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Slideshow news at risk

NEW! ICONS AT RISK: How to Save Endangered Icons for the Future
Alongside the Iconic House museums that you know and love, ICONS AT RISK is our new initiative to preserve the world’s most endangered architecturally important modern houses. The project is the culmination of two years of intensive work. In today's special, we feature a selection of the 23 Icons at Risk that we have so far listed on our website. More will be added every month. With many, especially those from the second half of the 20th century, in danger of being lost because they are not yet recognized as ‘heritage’, we need to act now. So how to save them? Icons at Risk sets out to raise public awareness and support house owners to take action. We will keep you updated on our progress on our website and in this newsletter.

ICONS AT RISK is an initiative of the Iconic Houses Foundation.
The Steering Committee members are:
- Natascha Drabbe, architectural historian and Executive Director/Founder Iconic Houses Network, Netherlands
- Fiona Fisher, Curator, Dorich House Museum/Researcher, Kingston School of Art, Kingston University, United Kingdom
- Janice Lyle, Director Sunnylands Center and Gardens, USA
- Chandler McCoy, Senior Project Specialist, Getty Conservation Institute, USA
Thanks to Kristen Munchheimer, Graduate Intern (2018-2019), Getty Conservation Institute, and Moriah Schnose, Administrative Coordinator for Retreats at Sunnylands, for their invaluable research. The Casa Sperimentale content is based on groundbreaking research by Patrick Weber and Sabine Storp, both of the Bartlett School of Architecture, UCL London, as part of their student programme.

Sound the alarm!

Do you know an icon at risk? Send us an alert! Download the Alert Form HERE.
Thanks for your help!
Mysterious Casa Sperimentale (also known as Casa Albero, the 'treehouse') was built between 1968 and 1975 as an experimental villa for weekend use. Its architect, Giuseppe Perugini, was among the first to explore the application of the language of computer programming to building design. The original design is unaltered, but the building is abandoned, has sustained damage in recent years and is now structurally at risk.
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The Lydia Fuller Largent House in San Francisco was designed in 1935 by Richard Neutra. In 2017, the house was sold to a new owner who, without a valid permit, destroyed it early in 2018. The owner was then ordered to rebuild it by the Planning Commission - starting a debate between those who say the punishment fits the crime, and those who call it a Disneyesque response that Neutra would have hated.
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SAVED ICON: VILLA CAVROIS - Robert Mallet-Stevens
In the early 1990s, Villa Cavrois' real-state company owners wanted to demolish it. Admirers of the villa founded a preservation group, bringing it to the government’s attention. In 1990, the house was protected from demolition – but was abandoned by its owners to neglect. Finally, the state bought Villa Cavrois and renovation followed. In 2015, it opened to the public with great success, recording 150,000 visitors every year.
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AT RISK: LA RICARDA - Antonio Bonet Castellana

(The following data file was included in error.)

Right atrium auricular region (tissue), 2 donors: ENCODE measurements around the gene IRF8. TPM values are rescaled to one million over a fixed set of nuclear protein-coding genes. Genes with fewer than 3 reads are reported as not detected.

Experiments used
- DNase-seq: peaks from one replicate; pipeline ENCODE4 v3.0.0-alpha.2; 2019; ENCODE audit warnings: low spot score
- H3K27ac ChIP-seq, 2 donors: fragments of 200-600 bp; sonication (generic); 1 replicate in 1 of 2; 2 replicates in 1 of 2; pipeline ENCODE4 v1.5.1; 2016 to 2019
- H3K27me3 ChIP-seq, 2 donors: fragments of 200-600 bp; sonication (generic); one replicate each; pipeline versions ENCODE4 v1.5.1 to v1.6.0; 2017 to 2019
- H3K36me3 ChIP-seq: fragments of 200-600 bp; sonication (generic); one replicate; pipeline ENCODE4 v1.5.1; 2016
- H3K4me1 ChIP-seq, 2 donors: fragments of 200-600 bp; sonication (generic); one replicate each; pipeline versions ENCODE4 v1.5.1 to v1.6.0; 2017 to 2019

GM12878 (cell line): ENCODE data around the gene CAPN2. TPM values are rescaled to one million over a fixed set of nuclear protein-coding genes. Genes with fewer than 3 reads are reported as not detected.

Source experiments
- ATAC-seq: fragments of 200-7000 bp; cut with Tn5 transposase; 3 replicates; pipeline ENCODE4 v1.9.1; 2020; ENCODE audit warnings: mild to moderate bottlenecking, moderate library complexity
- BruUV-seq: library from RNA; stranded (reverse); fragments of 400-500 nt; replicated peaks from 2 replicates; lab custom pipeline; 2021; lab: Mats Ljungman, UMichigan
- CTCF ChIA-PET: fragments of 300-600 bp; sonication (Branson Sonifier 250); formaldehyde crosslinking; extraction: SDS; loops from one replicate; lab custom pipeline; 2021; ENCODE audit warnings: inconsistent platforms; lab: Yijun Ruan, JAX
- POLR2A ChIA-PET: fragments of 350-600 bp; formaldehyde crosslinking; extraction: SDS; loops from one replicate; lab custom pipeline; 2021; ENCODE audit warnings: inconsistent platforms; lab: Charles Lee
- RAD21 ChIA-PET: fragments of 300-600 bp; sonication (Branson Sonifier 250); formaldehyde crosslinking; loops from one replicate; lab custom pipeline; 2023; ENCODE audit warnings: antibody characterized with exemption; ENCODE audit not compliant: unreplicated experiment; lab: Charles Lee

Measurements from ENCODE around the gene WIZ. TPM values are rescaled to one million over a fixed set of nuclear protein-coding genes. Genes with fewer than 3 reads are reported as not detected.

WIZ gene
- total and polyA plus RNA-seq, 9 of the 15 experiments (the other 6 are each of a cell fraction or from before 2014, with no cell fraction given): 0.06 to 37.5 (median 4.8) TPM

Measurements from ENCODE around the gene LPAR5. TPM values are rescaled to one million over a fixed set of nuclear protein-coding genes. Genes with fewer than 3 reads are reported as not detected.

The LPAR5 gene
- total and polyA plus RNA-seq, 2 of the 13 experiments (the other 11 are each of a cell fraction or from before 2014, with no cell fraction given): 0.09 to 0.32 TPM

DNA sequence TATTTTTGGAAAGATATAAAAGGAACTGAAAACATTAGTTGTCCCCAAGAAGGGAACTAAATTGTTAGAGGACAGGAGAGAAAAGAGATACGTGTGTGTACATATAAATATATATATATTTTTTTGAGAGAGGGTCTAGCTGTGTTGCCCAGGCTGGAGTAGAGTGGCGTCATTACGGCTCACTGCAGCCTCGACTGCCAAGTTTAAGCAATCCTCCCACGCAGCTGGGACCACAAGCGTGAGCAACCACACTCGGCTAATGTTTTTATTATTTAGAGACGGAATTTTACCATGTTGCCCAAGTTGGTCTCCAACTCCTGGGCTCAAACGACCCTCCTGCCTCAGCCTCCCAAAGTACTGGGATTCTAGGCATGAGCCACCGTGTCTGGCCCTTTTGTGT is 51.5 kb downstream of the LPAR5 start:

The Gomis House (better known as La Ricarda), is the most emblematic example of rationalist architecture in Catalonia. It still belongs to the Gomis Bertrand family, who want to preserve it in its original state. But it is in danger. In the 1950s, Barcelona Airport was small and far away. Now the airport’s third runway is no more than 400 metres from the house. Pollution is having an effect, and urban expansion is engulfing the surrounding nature.
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DEMOLISHED: STEIMEL HAUS - Oswald Mathias Ungers
A sad example of how things can go wrong is the illegally demolished Steimel House in Hennef, Germany. One of Ungers’ early pioneering works, the house was built in 1961-62 as a unified garden and house. At the request of the young clients, Ungers created a place of seclusion; all rooms opened to an inner courtyard. Now this work has been almost completely demolished - without the permission of the municipality.
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SAVED: VILLA E-1027 - Eileen Gray
The villa was in a degraded condition when it was acquired by the Conservatoire du Littoral, a French coastline conservation body, in 1999. Launched in 2015, the restoration project has unfolded for six months at a time from October to April each year; in the summer, the villa remains open to visitors. The French Centre of National Monuments manages the visits and will take over the site in 2020 once the final renovations are completed.
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ICONS FOR SALE - launched last month
Villa Henny is an icon of 20th-century Dutch architecture, and 100 years after it was built, the concrete design is still as solid as a rock. When the current owners saw the ‘For Sale’ sign in the garden in 1979, they were sold, and so was the house! After raising their children here and spending 40 happy years in this special place, they are putting the house up for sale - so a new owner will get the chance to live in this architectural gem!
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We want to reach 10K followers on Instagram! Please follow us and tag a friend. Iconic Houses is still bringing iconic inspiration on the channels you know and love, so be sure to follow us on LinkedIn, Facebook and Twitter and subscribe to our YouTube channel for even more peeks behind the scenes.
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